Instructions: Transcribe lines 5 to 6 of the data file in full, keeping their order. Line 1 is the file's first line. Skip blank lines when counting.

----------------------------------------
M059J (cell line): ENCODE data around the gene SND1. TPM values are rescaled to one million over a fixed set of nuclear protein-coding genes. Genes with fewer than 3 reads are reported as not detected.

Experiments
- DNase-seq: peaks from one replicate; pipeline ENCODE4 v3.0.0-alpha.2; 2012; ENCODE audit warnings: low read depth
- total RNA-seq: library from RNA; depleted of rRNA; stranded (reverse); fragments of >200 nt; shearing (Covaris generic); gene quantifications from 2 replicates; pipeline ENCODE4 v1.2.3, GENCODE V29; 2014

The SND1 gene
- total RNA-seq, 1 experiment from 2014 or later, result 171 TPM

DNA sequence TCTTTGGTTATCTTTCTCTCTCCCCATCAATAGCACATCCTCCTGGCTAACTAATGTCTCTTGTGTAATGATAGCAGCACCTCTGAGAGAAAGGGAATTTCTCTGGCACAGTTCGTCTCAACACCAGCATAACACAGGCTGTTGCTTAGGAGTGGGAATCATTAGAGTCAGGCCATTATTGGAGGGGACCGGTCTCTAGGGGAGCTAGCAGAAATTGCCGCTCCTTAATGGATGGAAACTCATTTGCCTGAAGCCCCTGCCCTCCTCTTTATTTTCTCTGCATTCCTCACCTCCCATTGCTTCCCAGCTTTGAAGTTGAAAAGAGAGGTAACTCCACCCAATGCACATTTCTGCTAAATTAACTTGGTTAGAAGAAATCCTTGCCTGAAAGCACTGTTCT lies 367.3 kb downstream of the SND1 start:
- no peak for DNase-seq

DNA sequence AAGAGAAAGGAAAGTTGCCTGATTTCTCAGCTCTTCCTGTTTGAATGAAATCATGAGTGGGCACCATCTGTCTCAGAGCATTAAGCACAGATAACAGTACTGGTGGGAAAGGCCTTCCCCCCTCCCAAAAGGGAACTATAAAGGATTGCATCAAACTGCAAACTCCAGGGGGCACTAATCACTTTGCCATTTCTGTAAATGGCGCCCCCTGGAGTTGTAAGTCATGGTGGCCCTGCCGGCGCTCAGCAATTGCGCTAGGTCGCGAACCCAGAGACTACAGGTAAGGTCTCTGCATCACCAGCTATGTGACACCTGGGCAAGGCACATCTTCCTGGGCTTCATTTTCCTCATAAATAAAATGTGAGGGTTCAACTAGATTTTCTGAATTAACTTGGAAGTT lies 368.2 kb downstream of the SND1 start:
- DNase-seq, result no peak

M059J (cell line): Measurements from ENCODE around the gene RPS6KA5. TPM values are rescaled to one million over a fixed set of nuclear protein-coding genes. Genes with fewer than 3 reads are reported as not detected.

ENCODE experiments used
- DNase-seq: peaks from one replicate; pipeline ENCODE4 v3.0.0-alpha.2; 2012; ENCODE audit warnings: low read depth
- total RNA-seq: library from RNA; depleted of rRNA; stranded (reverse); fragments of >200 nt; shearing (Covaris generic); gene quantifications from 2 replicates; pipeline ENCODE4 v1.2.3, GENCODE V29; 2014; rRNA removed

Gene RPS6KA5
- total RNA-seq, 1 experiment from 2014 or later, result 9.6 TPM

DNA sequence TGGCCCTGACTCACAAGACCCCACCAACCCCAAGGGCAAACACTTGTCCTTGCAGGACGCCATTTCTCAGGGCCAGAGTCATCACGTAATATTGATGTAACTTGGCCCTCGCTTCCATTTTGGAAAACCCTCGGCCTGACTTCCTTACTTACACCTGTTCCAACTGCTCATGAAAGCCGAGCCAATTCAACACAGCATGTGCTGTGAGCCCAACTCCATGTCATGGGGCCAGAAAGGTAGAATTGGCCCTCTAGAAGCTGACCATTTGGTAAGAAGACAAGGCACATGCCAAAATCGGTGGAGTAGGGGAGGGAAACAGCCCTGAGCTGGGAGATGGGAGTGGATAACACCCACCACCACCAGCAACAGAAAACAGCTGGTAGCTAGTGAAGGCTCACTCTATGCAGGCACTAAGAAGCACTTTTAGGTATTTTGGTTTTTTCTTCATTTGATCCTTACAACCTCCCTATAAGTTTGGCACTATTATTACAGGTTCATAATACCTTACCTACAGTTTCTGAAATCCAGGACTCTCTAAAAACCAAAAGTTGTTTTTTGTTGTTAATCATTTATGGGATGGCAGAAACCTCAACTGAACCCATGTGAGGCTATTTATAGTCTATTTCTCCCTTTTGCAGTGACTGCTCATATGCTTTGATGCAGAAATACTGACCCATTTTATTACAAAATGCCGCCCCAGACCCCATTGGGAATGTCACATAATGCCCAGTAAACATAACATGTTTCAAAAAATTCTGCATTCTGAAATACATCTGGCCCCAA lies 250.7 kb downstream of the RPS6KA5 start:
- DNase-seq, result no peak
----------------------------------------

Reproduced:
The SND1 gene
- total RNA-seq, 1 experiment from 2014 or later, result 171 TPM